Tajima S.,Shizuoka Saiseikai General Hospital | Koda K.,Fujieda Municipal General Hospital
International Journal of Clinical and Experimental Pathology | Year: 2015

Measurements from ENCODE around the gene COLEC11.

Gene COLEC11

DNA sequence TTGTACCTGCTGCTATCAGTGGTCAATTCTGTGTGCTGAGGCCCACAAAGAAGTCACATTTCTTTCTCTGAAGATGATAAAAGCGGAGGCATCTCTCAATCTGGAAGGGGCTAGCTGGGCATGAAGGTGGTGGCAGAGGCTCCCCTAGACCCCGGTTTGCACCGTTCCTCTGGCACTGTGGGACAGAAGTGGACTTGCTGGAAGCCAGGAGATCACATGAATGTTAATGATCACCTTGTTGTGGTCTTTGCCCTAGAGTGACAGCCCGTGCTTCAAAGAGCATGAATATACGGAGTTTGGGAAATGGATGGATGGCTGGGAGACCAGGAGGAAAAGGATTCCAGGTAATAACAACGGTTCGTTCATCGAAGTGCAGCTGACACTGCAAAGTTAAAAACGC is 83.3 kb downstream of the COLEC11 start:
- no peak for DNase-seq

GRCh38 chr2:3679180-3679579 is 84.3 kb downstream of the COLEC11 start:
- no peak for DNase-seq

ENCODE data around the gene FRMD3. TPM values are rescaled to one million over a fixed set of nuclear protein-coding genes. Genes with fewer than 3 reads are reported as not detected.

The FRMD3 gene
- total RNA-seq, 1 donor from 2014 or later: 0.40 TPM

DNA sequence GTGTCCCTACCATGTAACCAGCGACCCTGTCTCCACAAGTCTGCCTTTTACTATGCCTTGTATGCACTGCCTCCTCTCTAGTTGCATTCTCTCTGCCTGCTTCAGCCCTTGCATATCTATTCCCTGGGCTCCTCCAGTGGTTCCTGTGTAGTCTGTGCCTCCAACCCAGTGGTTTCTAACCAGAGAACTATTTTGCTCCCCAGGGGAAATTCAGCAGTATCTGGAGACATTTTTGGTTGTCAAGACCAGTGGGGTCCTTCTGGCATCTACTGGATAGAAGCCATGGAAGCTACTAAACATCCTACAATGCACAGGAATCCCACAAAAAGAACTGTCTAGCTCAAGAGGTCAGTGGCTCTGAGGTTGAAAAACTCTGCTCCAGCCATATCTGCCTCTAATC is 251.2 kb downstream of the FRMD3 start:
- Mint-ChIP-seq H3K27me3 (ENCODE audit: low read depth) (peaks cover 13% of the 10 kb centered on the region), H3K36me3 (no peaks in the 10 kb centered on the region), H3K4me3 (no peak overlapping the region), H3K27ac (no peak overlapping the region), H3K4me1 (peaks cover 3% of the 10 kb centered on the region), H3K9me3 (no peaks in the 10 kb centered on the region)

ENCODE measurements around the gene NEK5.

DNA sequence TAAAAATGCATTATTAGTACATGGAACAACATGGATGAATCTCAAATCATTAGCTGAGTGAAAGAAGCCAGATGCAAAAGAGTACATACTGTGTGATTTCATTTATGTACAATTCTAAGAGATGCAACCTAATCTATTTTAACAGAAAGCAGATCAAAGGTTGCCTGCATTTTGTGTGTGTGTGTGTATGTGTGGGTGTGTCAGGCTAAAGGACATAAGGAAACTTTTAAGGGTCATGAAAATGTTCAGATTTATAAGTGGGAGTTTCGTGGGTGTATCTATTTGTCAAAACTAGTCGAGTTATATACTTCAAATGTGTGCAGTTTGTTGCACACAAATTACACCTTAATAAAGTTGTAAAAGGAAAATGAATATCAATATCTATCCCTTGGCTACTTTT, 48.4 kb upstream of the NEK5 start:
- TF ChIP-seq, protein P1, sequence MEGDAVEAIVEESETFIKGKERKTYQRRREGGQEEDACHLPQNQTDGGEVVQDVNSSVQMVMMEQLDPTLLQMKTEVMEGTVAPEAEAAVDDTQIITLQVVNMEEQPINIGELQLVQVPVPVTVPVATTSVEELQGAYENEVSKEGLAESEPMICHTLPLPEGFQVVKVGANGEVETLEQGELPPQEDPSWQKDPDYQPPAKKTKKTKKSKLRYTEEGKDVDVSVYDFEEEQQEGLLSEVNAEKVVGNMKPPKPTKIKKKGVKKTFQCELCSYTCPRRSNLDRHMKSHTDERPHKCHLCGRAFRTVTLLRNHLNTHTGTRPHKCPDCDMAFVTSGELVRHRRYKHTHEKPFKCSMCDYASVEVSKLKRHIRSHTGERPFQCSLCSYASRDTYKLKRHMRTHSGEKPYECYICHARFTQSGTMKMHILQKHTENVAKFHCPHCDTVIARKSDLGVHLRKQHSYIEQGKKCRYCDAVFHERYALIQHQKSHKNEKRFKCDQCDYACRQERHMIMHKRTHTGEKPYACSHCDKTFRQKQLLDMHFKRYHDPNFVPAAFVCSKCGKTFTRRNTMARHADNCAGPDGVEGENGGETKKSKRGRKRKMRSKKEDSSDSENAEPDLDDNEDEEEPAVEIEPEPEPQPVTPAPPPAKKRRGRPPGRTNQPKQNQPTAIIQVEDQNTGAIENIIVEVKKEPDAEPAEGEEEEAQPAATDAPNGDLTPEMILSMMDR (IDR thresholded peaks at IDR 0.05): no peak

Certain genetic events that occur at various stages of carcinogenesis can result in phenotypic changes. In breast carcinoma, these changes may occur either in situ, at the primary invasive site, or at a distant metastatic site. This report presents a case of dedifferentiation-like progression of breast carcinoma showing transition from luminal-type carcinoma to triple-negative carcinoma (i.e. negative for estrogen receptor, progesterone receptor, and HER2) with myoepithelial features. An 87-year-old woman was referred to us from another hospital for surgery. Preoperative ultrasonography revealed a mass measuring 16 × 12 × 8 mm. Following partial mastectomy, gross examination revealed a whitish tumor on the cut surface measuring 15 × 10 × 8 mm. Histopathological investigation revealed a predominant high-grade carcinoma containing some short spindle-shaped cells and expressing p63, muscle-specific actin, and alpha smooth muscle actin. The tumor also showed decreased expression of pan-cytokeratin and increased expression of vimentin on immunohistochemistry. Estrogen receptor was not detected by immunostaining. A high Ki-67 labeling index and diffuse nuclear accumulation of p53 were observed in the high-grade carcinoma. In the peripheral area, low-grade carcinoma with estrogen receptor expression was observed, but appeared displaced by the high-grade carcinoma. The high-grade carcinoma exhibiting myoepithelial carcinoma-like morphology and molecular phenotype was deemed to be carcinoma showing dedifferentiation-like changes arising from the peripherally situated pre-existing low-grade carcinoma. Thus, follow-up ought to be mandatory, considering the presumably aggressive nature of the predominant carcinoma showing dedifferentiation-like changes in this case.